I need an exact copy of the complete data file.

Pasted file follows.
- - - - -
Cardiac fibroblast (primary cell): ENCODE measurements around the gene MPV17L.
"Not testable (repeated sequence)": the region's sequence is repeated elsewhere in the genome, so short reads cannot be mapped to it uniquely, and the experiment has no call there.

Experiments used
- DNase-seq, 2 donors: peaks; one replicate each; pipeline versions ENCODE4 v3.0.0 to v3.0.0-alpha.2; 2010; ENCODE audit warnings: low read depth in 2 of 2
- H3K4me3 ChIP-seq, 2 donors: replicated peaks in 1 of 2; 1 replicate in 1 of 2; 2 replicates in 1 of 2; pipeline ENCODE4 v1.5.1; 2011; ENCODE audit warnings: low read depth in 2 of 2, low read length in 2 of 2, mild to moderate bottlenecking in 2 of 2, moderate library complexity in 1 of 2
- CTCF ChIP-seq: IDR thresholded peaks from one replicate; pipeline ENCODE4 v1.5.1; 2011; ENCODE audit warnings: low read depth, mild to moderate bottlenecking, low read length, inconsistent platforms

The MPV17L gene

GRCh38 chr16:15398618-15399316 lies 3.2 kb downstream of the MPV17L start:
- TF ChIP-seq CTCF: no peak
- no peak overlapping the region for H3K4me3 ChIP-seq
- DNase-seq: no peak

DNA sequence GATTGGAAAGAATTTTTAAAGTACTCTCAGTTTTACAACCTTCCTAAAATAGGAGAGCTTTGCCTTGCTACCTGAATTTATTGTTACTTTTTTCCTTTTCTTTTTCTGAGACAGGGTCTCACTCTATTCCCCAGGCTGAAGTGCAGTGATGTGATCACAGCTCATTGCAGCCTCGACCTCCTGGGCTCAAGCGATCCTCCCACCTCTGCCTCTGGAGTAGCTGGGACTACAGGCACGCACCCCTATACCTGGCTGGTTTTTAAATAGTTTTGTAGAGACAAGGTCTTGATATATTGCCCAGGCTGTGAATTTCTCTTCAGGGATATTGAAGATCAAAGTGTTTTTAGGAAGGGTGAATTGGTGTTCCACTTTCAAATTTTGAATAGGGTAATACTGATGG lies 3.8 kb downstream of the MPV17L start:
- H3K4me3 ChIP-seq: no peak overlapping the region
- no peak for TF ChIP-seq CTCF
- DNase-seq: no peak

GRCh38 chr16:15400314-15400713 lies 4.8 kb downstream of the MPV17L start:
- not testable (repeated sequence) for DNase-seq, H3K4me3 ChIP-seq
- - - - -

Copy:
Cardiac fibroblast (primary cell): ENCODE measurements around the gene MPV17L.
"Not testable (repeated sequence)": the region's sequence is repeated elsewhere in the genome, so short reads cannot be mapped to it uniquely, and the experiment has no call there.

Experiments used
- DNase-seq, 2 donors: peaks; one replicate each; pipeline versions ENCODE4 v3.0.0 to v3.0.0-alpha.2; 2010; ENCODE audit warnings: low read depth in 2 of 2
- H3K4me3 ChIP-seq, 2 donors: replicated peaks in 1 of 2; 1 replicate in 1 of 2; 2 replicates in 1 of 2; pipeline ENCODE4 v1.5.1; 2011; ENCODE audit warnings: low read depth in 2 of 2, low read length in 2 of 2, mild to moderate bottlenecking in 2 of 2, moderate library complexity in 1 of 2
- CTCF ChIP-seq: IDR thresholded peaks from one replicate; pipeline ENCODE4 v1.5.1; 2011; ENCODE audit warnings: low read depth, mild to moderate bottlenecking, low read length, inconsistent platforms

The MPV17L gene

GRCh38 chr16:15398618-15399316 lies 3.2 kb downstream of the MPV17L start:
- TF ChIP-seq CTCF: no peak
- no peak overlapping the region for H3K4me3 ChIP-seq
- DNase-seq: no peak

DNA sequence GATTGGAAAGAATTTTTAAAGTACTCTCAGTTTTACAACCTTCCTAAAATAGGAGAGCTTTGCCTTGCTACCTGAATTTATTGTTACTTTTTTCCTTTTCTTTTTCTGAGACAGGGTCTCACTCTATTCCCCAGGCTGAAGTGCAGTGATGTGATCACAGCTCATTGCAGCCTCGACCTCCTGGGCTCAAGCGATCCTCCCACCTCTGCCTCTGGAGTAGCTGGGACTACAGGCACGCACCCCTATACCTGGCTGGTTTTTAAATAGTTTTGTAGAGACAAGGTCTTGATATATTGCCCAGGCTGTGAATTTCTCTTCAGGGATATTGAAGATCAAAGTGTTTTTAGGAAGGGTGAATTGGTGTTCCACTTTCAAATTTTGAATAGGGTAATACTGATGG lies 3.8 kb downstream of the MPV17L start:
- H3K4me3 ChIP-seq: no peak overlapping the region
- no peak for TF ChIP-seq CTCF
- DNase-seq: no peak

GRCh38 chr16:15400314-15400713 lies 4.8 kb downstream of the MPV17L start:
- not testable (repeated sequence) for DNase-seq, H3K4me3 ChIP-seq